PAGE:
I suspect a big reason for this is Venezuela’s beauty queen culture. Femininity in Venezuela embraces, without question, the idea that a woman’s power comes from her beauty. And Venezuelan beauty means sexuality. I suppose that the stereotype of the hyper-sexual Latina was born here because in all of Latin America—and I can personally speak for Mexico, Guatemala, Costa Rica, Ecuador, and Argentina—I have never seen anything like it. From the girls in their dental-floss bikinis to the semi-pornographic cerveza commercials, the objectification of women as sexual objects is everywhere, constantly reinforcing the cultural definition of beauty. Sound familiar?
Accordingly, there is a major emphasis on clothes, fashion and make-up. Then there is etiquette. I sometimes suspect that there is a secret school in the Andes that all Venezuelan girls attend because they have all mastered a very complicated system of feminine mannerisms and protocols. They know just how to be women—when to touch your arm during a casual conversation, how to double wrap your whiskey in napkins so it doesn’t chill your fingertips(!!!), and, at the appearance of a camera, how to instantly strike a pose. This secret training, I know, starts very young. Once I asked my host-niece if she wanted to go to the corner for an ice-cream. She threw up her hands in exasperation. “Por favor, tio Brian. You know that I can’t go out looking like this. Just look at my hair. You have to give me at least a half an hour to get ready.” She is five.
Maracaibo and the Rest of Venezuela
Now we have come to the part where I am supposed to tell you that despite certain socio-economic-political-environmental-medicinal-sexual-penal problems, Maracuchos, and, by extension, Venezuelans, are really wonderful people—generous, outgoing, selfless, and they will open their hearts to you.
But I can’t say that. Just as you don’t make such sweeping generalizations about your own culture—“Oh, Americans are such generous people!”—I don’t make them about my adopted country folk. Of course, I am very attached to the people here (the real reason I keep coming back year after year) and I have a profound relationship with my host family who adopted me (and my ego), gave me 10 brothers and sisters, and have never stopped caring for me. However, Venezuela is a basket case of a country, a country whose every indices of health have been deteriorating since the late ‘70s; a country that even now, with the price of oil so high, is still sinking lower and lower. I have watched this steady decay for close to two decades now; I have watched this country—which once seemed so close to first-world prosperity—sink deeper and deeper into unremitting recession. On every visit, people say to me that it shouldn’t, it can’t, get any worse and every year it does. And that is why I am writing this… because, humor aside, I want you to see what I have seen: the tragedy of a society’s collapse.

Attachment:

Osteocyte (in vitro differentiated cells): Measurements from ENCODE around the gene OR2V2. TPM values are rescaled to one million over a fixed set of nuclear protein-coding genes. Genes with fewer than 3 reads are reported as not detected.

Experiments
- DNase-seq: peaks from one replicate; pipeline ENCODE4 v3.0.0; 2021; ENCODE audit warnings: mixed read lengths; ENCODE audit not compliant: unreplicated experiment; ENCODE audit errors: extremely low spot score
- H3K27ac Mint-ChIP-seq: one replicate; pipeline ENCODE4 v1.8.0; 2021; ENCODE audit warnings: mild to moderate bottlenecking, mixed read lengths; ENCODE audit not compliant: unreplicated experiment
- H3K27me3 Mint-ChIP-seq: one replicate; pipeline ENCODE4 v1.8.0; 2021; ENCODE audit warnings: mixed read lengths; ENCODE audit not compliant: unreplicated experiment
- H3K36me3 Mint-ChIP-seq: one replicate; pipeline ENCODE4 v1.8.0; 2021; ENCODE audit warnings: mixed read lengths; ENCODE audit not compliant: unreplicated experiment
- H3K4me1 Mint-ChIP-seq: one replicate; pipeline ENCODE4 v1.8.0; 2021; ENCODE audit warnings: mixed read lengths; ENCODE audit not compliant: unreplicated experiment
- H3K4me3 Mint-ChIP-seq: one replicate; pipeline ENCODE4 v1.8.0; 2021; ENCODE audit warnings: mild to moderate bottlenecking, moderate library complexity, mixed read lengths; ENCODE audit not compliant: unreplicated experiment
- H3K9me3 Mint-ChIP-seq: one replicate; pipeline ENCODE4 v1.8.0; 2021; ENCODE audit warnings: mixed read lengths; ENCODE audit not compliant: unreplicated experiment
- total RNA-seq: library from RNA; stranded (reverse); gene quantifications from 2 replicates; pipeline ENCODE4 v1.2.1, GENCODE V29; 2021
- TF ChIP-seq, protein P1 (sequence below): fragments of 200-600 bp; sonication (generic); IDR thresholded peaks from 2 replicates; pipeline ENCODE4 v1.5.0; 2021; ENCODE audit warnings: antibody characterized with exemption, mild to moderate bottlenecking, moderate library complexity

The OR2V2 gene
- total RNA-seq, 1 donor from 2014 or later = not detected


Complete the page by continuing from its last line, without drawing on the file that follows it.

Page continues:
Crime is perhaps the most important indicator of this social decay. In 1988 the scariest thing that happened to me was when the police picked me up, cleaned out my wallet, and drove me home. (To collect and serve.) Now Venezuela is one of the most dangerous places in the world, and I get guns waved in my face over the slightest things, like fighting over a parking space at the grocery. The country now has more kidnappings than Colombia and has had a 67 percent increase in homicides since 1999 (it wasn’t exactly Mayberry before).(8) In Caracas—the 9th level of crime purgatory—the inner city hospitals have become little more than war hospitals. One such hospital I visited received over 100 gunshot victims a week on average and seventy five percent of the broken bones were caused by bullets.(9) I know a lot of people in Venezuela, probably close to a thousand, and I don’t know a single family that hasn’t been the victim of a violent crime—whether it be kidnapping, carjackings, muggings, or rape. In 1997 my host-brother Marco escaped death only because a carjacker’s gun jammed when he tried to execute him. As cars with blood-soaked headrests flow West out of Maracaibo into Colombia, drugs flow in. Helped by Chávez’s assistance to Colombian guerilla groups, Venezuela has become the principal corridor for drugs leaving Colombia. (10)